So long, too long ago, South Africans were promised (many times) that they will be dignified with a better toilet system as the shameful, humiliating, unhygienic, offensive, irritating, demeaning and disgraceful use of bucket toilets will be eradicated. Nonetheless, the dream of completely destroying the embarrassing bucket toilets and replacing them with something more dignifying if not the portable flush toilets is gloomy based on the latest statistics on the use of bucket toilets in South Africa released by Statistics South Africa.
The data revealed that all those “poo protest” didn’t change much as “bucket toilet system remains a persistent phenomenon in seven of the nine provinces despite measures to eradicate it.”
As seen, 84,065 consumer units were serviced with bucket toilets in 2014 nationally, the Eastern Cape and the Free States are the provinces where you’ll find most of the bucket toilets in South Africa, and Nelson Mandela Bay, the leading municipality. 37 percent of all the bucket toilets are in Free State, 42 percent are located in Eastern Cape with an overwhelming percentage of the bucket toilets concentrated in Nelson Mandela Bay. 29,429 bucket toilets were provided to consumer units in the municipality in 2014. A figure representing 35 percent of the national total.
Also, the use of bucket toilets increased in North West, Northern Cape and Mpumalanga due to the increasing number of informal settlement. Municipalities were thereby challenged to provide more devices for depositing human waste. Bucket toilets were thus made available as a temporary solution in order to offer the municipalities time to work and develop better lavatory infrastructures.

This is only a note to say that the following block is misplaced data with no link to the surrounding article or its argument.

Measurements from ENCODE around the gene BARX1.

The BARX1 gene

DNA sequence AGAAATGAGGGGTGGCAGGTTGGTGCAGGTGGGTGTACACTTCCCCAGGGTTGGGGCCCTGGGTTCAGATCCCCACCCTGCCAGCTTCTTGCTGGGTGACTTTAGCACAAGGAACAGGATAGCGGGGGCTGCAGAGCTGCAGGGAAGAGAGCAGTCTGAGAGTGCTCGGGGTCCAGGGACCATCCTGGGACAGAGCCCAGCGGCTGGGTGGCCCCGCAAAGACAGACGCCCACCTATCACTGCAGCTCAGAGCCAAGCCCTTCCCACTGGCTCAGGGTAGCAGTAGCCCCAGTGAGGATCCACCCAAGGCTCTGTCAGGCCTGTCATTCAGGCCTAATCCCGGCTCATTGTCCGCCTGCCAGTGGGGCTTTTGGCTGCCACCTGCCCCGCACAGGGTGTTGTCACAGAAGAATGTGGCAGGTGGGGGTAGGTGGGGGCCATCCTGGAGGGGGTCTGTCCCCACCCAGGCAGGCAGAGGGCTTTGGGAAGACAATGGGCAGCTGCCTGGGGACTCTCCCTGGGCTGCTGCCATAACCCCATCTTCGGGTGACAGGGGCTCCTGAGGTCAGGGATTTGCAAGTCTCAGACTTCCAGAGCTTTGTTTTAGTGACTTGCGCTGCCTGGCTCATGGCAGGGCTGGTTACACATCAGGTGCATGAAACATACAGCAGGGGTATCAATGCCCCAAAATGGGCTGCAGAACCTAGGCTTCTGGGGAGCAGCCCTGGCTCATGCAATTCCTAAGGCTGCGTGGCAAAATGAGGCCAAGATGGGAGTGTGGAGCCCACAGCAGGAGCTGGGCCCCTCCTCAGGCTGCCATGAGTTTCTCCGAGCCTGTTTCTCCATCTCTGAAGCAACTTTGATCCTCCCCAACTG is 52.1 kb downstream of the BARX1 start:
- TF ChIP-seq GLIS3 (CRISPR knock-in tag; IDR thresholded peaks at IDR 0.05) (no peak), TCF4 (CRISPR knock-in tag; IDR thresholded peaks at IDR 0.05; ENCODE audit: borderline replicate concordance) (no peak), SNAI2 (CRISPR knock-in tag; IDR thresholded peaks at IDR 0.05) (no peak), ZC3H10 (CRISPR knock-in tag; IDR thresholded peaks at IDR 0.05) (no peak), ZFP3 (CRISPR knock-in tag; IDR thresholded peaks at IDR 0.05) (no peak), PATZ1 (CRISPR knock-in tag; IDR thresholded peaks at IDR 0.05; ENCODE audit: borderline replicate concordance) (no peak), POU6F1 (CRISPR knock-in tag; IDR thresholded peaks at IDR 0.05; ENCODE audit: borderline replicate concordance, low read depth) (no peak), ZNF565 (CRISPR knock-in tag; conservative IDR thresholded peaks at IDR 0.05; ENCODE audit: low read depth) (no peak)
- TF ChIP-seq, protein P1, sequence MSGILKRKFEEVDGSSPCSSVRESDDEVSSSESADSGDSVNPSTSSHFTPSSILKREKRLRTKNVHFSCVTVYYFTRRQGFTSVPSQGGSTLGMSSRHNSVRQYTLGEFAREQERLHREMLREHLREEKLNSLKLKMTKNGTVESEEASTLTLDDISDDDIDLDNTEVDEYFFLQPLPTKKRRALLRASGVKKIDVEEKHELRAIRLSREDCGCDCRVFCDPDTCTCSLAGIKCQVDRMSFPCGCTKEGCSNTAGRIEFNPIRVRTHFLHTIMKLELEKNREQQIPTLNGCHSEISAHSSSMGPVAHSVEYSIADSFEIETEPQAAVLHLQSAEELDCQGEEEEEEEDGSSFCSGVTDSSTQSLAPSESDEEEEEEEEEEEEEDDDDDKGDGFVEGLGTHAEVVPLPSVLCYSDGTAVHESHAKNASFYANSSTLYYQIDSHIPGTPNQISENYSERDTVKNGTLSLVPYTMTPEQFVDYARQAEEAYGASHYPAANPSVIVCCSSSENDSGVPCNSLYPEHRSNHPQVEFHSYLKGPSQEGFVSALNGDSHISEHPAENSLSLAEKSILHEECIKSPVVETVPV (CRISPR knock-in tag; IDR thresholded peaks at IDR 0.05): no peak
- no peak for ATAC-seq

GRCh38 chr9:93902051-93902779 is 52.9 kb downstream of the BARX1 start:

But then, that’s not the case with all the municipalities. Some of them simply can’t afford to provide improved toilet system as they lack the funds that will make such project possible. Bucket toilets are equally still existing in Gauteng, there’s however, no increase nor decrease in their use in Gauteng. KwaZulu-Natal and Limpopo are the two provinces where bucket toilet system isn’t prevailing.
The Data further unveiled that a total of 51 municipalities provided bucket toilets to communities in 2014. While Tswaing, a municipality in North West was able to eradicate bucket toilets, Naledi in North West and Blue Crane in Eastern Cape reintroduced the use of bucket toilets after it was recognized as municipalities with no bucket toilets.
In all, 13 municipalities experienced increase in bucket toilets, 16 recorded a decrease whereas 22 reported no change in bucket toilet provision. Implying the municipalities didn’t replace existing toilet buckets with other better options, and didn’t provide more bucket toilets. The leading municipalities with bucket toilets is better illustrated by the graph below.